Ecological Restoration in a Developing Island Nation: How Useful is the Science?
Article first published online: 27 SEP 2012
© 2012 Society for Ecological Restoration
Volume 21, Issue 1, pages 1–5, January 2013
How to Cite
Florens, F. B. V. and Baider, C. (2013), Ecological Restoration in a Developing Island Nation: How Useful is the Science?. Restoration Ecology, 21: 1–5. doi: 10.1111/j.1526-100X.2012.00920.x
- Issue published online: 22 JAN 2013
- Article first published online: 27 SEP 2012
- Manuscript Accepted: 4 JUL 2012
- Manuscript Revised: 2 JUL 2012
- Manuscript Received: 4 DEC 2011
- developing countries;
- ecological succession;
- invasive alien plants;
- restoration science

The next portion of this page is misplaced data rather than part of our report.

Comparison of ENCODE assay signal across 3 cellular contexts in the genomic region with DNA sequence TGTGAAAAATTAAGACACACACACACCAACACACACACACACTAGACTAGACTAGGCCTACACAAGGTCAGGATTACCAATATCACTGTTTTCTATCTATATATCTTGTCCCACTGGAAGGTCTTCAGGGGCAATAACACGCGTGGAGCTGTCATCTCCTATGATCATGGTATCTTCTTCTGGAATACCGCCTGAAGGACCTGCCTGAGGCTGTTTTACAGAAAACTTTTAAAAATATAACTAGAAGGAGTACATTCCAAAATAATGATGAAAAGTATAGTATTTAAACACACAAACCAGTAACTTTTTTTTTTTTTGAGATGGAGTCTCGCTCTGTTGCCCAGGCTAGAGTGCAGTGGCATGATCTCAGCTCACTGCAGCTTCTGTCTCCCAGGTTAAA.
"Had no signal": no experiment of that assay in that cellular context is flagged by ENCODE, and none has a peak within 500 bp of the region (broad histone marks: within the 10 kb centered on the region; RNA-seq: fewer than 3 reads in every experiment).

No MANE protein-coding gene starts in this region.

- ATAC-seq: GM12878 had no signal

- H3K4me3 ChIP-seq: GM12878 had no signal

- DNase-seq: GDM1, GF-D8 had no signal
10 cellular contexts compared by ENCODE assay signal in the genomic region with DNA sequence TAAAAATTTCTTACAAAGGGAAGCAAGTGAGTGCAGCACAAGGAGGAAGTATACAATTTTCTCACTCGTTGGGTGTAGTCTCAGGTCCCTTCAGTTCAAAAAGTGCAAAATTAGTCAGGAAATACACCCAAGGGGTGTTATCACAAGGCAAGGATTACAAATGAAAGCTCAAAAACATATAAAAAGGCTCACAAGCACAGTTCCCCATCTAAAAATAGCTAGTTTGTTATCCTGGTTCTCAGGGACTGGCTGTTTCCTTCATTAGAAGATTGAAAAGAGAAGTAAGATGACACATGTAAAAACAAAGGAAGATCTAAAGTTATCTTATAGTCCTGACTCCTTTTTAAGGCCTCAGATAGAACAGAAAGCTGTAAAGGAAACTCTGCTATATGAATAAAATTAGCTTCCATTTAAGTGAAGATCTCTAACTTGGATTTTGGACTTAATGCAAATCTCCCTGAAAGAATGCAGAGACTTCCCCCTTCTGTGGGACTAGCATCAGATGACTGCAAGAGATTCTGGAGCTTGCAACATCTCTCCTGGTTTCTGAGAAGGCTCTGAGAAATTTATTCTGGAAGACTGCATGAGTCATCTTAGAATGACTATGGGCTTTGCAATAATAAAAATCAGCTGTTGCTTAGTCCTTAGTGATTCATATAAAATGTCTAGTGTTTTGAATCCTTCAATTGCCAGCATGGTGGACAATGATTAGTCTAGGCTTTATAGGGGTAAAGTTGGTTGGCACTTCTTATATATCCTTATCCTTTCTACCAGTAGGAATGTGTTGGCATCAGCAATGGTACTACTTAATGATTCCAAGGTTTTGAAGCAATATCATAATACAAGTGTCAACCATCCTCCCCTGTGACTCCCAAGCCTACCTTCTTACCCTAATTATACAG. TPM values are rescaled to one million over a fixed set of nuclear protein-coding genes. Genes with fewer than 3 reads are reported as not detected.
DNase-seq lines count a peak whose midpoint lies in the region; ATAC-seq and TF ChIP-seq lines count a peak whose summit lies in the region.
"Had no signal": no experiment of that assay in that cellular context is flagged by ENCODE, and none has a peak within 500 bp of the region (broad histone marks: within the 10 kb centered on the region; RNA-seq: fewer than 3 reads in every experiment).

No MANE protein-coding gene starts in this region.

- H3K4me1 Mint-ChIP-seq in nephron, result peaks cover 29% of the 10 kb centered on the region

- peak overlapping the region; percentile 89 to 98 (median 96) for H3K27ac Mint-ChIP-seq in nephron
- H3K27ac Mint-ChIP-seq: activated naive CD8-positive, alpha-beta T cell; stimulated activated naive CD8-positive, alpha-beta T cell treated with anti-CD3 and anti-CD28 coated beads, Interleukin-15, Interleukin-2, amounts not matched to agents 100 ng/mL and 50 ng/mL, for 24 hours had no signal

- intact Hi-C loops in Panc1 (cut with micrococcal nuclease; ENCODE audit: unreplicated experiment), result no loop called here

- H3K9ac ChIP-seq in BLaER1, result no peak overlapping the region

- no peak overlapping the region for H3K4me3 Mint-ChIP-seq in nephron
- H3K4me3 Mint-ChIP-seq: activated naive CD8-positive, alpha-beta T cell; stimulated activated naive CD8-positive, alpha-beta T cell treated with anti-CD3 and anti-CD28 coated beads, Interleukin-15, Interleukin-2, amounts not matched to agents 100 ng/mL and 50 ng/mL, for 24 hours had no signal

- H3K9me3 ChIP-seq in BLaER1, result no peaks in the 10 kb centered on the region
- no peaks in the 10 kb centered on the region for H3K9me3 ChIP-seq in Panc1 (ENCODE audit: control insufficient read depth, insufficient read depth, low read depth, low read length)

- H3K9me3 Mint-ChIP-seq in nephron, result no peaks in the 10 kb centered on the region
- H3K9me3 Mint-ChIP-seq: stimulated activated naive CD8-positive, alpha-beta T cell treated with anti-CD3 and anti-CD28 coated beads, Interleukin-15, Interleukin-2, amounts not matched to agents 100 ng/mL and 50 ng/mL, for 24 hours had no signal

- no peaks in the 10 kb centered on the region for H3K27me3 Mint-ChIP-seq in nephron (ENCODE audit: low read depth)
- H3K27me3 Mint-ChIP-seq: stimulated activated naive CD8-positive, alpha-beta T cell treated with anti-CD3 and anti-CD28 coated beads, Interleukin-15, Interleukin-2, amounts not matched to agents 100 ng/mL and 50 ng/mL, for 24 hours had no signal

Restoration science is a relatively young branch of ecology that is growing in importance owing to the sheer scale and trend of habitat degradation worldwide and the range of strong benefits that it is seen to potentially carry. Although spearheaded mainly by developed countries, its usefulness at least for the conservation of biodiversity may be greatest in the developing world. Here we examine how Mauritius, a developing island nation that may be regarded as well equipped among developing countries in terms of access to restoration science, is using science to inform the ecological restoration of its degraded native habitats for biodiversity conservation. While Mauritius is known for a number of proactive and at times innovative approaches that may even be setting the pace worldwide, we found that the restoration activities which are impacting the largest areas and an overwhelming proportion of native biodiversity of the country sometimes remain averse to even basic ecological principles. This includes the removal from restoration areas of fast growing native pioneer species with proven nurse-tree potential to be replaced by a multitude of nursery grown and much slower growing plants that would have naturally grown anyway. Besides representing setbacks to areas undergoing restoration, this elevates restoration costs in the face of scarcity of conservation resources and urgency to restore more than the tiny and isolated areas currently targeted. Research worldwide continues to improve restoration science but blockages to knowledge transfer can seriously undermine its impact where it is most needed.